My brief acquaintance with Barnaby Conrad, one of the bon vivant-iest of all modern bon vivant writers, happened because a stranger decided to wear a certain necklace one evening last fall. I’d been invited to a Fashion Week trunk show in one of New York City’s trendier hotels. I almost didn’t go. I hate trunk shows. But I did go, and the designer greeted me at the door. There was a lovely starkness about her: those gaunt cheekbones and long hands and limbs; Modigliani likely would have loved her. Dangling from a chain around her neck: a charming little brass charm in the shape of a bull.
“My father was a bullfighter,” explained the designer, who’d created the charm herself. “American. You’re an author, right? Then you probably know him: Barnaby Conrad, the writer.”
I did not, as a matter of fact, know Barnaby Conrad. Shame on me: as it turned out, Truman Capote had known Barnaby Conrad. So, for that matter, had Noel Coward and Eva Gabor and William F. Buckley. Sinclair Lewis, John Steinbeck, Alex Haley, and James Michener: they all knew him well. And Hemingway too—although, at one point, he apparently wished that he’d never even heard of Barnaby Conrad.
The first thing that you learned about Mr. Conrad, even when you met him in abstentia: he was charming and very appetite-driven. Two weeks ago, he died at the venerable age of ninety, having authored more than thirty-five books detailing, among other topics, his descent into alcoholism, the secrets of Hemingway’s Spain, and the hijinks of the international bon ton in midcentury San Francisco. He was a Renaissance man with a talent for dwelling at epicenters of rarified, exclusive realms: as one of history’s few high-visibility American bullfighters (while in Spain, he went by the name “El Niño de California,” i.e., the California Kid), the proprietor of a who’s-who nightclub, and also as an accomplished artist (several portraits of his famous friends hang in DC’s National Portrait Gallery).
Within a month of the bull-charm/trunk-show evening, I was seated across from the California Kid himself at his beachside Santa Barbara home, interviewing him for a book project. The house consisted of a wonderful warren of rooms festooned with mementos of a life lived to the hilt. On one wall hung a mounted bull ear, a trophy earned in a Spanish bullring decades ago. On the living room coffee table lay the guest book belonging to Conrad’s San Francisco nightclub, El Matador, named for his bestselling 1952 novel, Matador, and reportedly funded by its success. Adorations and salutations to Conrad had been scribbled by practically every glamorous fifties and sixties luminary you could think of; El Matador was, after all, the West Coast’s answer to the Stork Club. Wallis Simpson, Marlene Dietrich, John Wayne, Frank Sinatra: they had all drunk and smoked and glowered there. I spotted Vivien Leigh’s signature. What had she been like?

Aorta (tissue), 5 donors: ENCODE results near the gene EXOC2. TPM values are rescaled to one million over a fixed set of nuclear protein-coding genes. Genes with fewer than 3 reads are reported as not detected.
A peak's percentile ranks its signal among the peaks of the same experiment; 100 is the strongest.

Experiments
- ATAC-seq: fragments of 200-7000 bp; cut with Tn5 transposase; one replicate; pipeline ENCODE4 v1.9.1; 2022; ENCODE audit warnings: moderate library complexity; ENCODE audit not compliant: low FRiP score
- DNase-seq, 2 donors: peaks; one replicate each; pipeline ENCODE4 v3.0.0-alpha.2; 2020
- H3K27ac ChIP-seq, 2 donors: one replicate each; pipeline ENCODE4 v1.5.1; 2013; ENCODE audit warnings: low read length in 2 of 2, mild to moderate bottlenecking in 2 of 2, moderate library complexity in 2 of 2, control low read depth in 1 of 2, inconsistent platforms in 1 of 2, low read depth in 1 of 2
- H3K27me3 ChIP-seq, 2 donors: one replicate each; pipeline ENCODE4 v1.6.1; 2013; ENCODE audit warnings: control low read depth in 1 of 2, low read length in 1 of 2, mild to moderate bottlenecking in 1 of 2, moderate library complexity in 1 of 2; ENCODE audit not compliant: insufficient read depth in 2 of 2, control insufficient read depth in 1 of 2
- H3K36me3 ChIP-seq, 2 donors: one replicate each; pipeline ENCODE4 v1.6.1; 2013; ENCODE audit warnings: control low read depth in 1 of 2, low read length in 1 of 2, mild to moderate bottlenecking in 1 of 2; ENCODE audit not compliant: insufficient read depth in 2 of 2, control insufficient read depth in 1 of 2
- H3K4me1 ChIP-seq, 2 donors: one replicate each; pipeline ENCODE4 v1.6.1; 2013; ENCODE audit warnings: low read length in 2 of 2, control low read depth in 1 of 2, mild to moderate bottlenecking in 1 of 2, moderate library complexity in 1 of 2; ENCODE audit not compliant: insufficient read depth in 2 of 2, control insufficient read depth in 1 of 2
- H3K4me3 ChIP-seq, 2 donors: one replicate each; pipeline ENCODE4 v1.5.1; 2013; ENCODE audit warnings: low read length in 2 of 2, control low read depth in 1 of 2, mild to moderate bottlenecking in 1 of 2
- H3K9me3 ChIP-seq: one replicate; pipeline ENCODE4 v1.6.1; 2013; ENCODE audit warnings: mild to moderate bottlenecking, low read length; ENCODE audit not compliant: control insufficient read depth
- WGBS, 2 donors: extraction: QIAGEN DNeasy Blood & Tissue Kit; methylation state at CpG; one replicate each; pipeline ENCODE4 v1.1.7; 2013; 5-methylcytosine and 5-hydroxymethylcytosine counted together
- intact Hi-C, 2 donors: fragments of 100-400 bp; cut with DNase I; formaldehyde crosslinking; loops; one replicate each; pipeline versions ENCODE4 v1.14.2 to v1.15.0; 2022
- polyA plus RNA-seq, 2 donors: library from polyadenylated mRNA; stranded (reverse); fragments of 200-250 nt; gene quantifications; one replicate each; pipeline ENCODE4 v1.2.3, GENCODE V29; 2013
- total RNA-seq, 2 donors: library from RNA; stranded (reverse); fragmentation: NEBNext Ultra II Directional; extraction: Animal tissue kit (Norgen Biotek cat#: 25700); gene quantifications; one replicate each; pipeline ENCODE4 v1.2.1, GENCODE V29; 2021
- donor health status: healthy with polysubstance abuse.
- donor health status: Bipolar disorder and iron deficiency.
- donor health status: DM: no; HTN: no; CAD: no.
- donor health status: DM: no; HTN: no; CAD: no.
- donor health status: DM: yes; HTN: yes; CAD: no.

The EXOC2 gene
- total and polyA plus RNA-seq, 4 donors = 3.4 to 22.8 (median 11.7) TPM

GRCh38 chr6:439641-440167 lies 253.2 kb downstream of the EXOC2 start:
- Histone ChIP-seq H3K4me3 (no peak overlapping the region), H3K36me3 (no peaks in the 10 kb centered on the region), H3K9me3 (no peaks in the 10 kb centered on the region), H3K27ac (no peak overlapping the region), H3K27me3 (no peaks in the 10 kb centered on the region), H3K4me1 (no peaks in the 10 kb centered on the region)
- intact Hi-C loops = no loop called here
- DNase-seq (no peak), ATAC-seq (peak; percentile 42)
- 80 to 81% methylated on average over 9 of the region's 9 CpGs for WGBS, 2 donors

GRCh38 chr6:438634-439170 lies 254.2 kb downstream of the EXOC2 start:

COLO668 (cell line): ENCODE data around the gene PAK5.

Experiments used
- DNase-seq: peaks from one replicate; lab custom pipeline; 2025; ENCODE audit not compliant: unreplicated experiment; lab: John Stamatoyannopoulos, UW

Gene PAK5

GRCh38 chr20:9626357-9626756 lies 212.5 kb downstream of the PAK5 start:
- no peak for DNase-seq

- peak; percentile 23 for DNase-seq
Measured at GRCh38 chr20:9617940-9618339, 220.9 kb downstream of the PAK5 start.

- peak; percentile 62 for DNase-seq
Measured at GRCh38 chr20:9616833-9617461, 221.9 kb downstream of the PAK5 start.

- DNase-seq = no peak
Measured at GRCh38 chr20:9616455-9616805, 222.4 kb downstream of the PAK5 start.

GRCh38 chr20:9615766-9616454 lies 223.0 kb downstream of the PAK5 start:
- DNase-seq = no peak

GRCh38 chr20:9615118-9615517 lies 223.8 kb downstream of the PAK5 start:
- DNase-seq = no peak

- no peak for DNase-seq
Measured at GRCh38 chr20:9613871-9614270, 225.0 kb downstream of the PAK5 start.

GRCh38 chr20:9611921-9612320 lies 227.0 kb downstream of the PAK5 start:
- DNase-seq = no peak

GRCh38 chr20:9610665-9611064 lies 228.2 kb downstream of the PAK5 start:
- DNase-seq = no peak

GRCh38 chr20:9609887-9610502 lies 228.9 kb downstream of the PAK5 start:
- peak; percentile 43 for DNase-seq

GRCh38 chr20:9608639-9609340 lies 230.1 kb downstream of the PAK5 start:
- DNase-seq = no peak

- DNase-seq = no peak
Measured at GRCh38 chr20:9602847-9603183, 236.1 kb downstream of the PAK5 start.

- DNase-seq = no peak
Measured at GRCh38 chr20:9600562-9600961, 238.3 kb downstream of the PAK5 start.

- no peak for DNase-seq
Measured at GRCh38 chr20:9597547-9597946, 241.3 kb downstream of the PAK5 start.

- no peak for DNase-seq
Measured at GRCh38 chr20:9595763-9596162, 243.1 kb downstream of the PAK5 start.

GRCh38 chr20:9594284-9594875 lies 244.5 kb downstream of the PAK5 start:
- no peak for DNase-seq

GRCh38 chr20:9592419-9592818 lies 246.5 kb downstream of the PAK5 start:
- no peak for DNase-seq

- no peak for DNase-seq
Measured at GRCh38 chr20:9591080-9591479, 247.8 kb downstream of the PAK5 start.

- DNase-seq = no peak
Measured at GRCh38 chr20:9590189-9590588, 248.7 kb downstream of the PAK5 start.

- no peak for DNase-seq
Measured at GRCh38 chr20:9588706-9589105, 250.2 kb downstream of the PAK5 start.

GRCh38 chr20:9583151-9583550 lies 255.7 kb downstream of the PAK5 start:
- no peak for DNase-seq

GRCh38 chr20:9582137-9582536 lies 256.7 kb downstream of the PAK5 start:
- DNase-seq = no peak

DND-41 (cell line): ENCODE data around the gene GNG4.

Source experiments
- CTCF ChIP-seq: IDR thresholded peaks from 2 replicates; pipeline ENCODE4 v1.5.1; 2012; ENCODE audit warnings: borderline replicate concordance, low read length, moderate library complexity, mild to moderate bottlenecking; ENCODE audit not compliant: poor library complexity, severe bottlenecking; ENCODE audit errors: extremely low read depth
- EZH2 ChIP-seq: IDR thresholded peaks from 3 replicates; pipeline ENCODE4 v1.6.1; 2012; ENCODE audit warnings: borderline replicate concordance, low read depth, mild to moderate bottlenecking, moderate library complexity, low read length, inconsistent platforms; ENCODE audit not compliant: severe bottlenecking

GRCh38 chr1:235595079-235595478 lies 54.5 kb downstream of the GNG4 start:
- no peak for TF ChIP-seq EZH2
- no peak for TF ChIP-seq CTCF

“She was beautiful and cool,” recalled Conrad with equal sangfroid. Sitting in a wingback chair with my first-edition copy of Matador open in his lap, he covered the front pages with drawings and sketches throughout the course of our hours-long chat, laying down the pen only when a platter of cheese and crackers made its appearance. Bull rings, bulls horns, matadors: the ink from the illustrations bled into the book pages and made them wavy.
Barnaby Conrad was likely always destined to live a voracious life, and yet one can’t help but feel that he wouldn’t have been possible without the existence of Ernest Hemingway—a debt Conrad is quick to acknowledge. “Everything he wrote had a huge influence on me,” said Conrad, who first read A Farewell to Arms at fourteen. “I guess every boy wanted to grow up and be an intellectual yet physical person. We thought of writers as being bespectacled professors, and along comes Hemingway, who’s a boxer and a bullfighter … so macho and chest-thumping.”
Like countless Hemingway-worshippers of his generation, Conrad took up boxing. Yet while most of his contemporaries eventually swapped out the ring for more conventional life paths, Conrad forged in the opposite direction, taking up bullfighting—first in Mexico and later in Spain. It’s unclear whether Hemingway heard of the California Kid before Conrad began writing successfully about the bullfighting world, but by then, the hero-worship had gone a bit too far for Papa. Even though the two men never met, they fell into a bit of a rivalrous spat.
“I suppose that he felt I had invaded his territory, which I had,” said Conrad, etching the tidy finishes on a matador’s hat into my book. “He felt that he owned bullfighting, and I think it hit a nerve that I dared to write about bulls.” Framed on a nearby wall: 1950s missives from Hemingway in which he gripes about Conrad to his editor, Wallace Meyer. The letters are typed on paper bearing the evocative header:
Finca Vigia San Francisco de Paula, Cuba